Humanity thus far has supplied most of its electricity needs by burning stuff, mostly very old stuff that burns great but is hard to replace. That stuff is getting increasingly expensive, and the pollution is a bother too, so renewable sources of energy are becoming more popular.
While wind or solar power are commonly used at the grid level, one Glasgow nightclub has taken a different tack. It’s capturing energy from its patrons to help keep the lights on.
Pump Up The Heat
The facility in question goes by the name SWG3, and hosts a variety of club nights and other artistic events. It features multiple spaces with capacities exceeding 1000 people, having been built in what was once a former galvanizing facility and warehouse complex. When the music is flowing, the punters cutting shapes on the dance floor often generate plenty of heat, and that led to an idea.
The basic concept came about when David Townsend, the founder of TownRock Energy, met Andrew Fleming-Brown, the managing director of SWG3. Fleming-Brown was on the hunt for sustainable energy systems to help power the club, and Townsend was in the geothermal business.
The results of this collaboration was a renewable energy system built to take advantage of the energy released in dance. Known as Bodyheat, it captures the energy emitted by the dancers in the club. Heat pumps take the energy released into the room from the patrons, storing that heat into a cube of rock under the nightclub, via boreholes dug 200 meters deep into the ground.
This is pretty much the same as running a regular refrigeration-cycle air conditioner in the club, but the heat from the dancers is pumped into geothermal storage instead of simply passed out into the wider atmosphere. The benefit of storing this energy is that it can then be used to heat hot water to serve the club, or to warm other rooms that may not have as many gyrating bodies to keep the temperature up. The system essentially captures waste heat, and then later shifts it to somewhere it can be more useful.
As for figures, with a full crowd, there should be plenty of energy to harvest. It’s estimated that the average adult puts out around 100 watts at rest, or closer to 250 watts during moderate physical activity like dancing to dull, slow music. But get the crowd pumping with some top-notch high-tempo bangers? You could see up to 500 or 600 watts put out by each person on the floor. With a thousand people in attendance, and a solid DJ set or three? It would be possible to capture tens of kilowatt-hours of heat energy at the very least. Just make sure they drop Sandstorm to really get the rocks hot at the end of the night.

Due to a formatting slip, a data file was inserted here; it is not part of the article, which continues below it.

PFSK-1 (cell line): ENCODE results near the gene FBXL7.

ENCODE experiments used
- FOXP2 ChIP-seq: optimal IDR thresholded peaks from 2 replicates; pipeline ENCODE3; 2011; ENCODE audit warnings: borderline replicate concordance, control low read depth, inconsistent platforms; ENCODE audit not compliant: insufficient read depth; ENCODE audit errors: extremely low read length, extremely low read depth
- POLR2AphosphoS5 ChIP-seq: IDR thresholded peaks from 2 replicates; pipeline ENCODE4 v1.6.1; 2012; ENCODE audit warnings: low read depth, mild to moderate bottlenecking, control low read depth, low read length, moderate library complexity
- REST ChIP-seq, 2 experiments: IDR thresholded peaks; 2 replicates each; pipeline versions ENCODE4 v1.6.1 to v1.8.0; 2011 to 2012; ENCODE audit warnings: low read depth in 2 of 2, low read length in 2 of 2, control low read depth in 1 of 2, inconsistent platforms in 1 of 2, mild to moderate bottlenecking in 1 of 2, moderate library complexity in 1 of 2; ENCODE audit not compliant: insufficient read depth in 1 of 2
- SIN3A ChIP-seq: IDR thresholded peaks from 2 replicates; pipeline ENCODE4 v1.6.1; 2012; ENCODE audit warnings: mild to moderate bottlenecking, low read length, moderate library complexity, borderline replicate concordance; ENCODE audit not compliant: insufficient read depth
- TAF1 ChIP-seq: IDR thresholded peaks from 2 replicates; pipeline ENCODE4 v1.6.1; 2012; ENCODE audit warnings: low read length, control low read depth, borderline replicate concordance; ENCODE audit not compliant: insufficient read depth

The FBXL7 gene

Renewable energy is used to run the heat pumps, keeping the whole system net-zero in terms of carbon emissions. The hope is that in time, the system will enable the club to discontinue its use of municipal gas entirely. This would save on the order of 70 tonnes of CO2 a year.
The system has taken three years to come together, at a cost of over £600,000 ($672,000). That’s around ten times more expensive than it would have been to install conventional air conditioning, according to Fleming-Brown. However, it’s believed that the energy savings should allow the system to pay itself off in around five years or so. Given the enormous costs for energy right now, there’s a better chance than ever that prediction comes true.
There’s already interest to implement the technology in other high-tech European clubs. Townsend reports that the SchwuZ nightclub in Berlin is particularly keen on implementing a similar system of its own.
It’s not the first project to explore capturing energy from dancers in a club. Previous efforts have involved using piezoelectric elements to capture mechanical energy and turn it into electricity. However, the Bodyheat concept has the benefit that it directly benefits the club by directly removing heat, replacing the existing need for a regular air conditioning system. It also doesn’t require the installation of a potentially maintenance-heavy mechanically-complex dancefloor.
The concept doesn’t have to be limited to nightclubs, and could find use in other spaces where large numbers of people gather. The technology of heatpumps is proven and well-understood, and thus we may see more geothermal storage solutions like these proliferating in areas where there is value in stored heat. For now, SWG3 will serve as a useful test case as to whether such a system can work in the real world and be economically viable.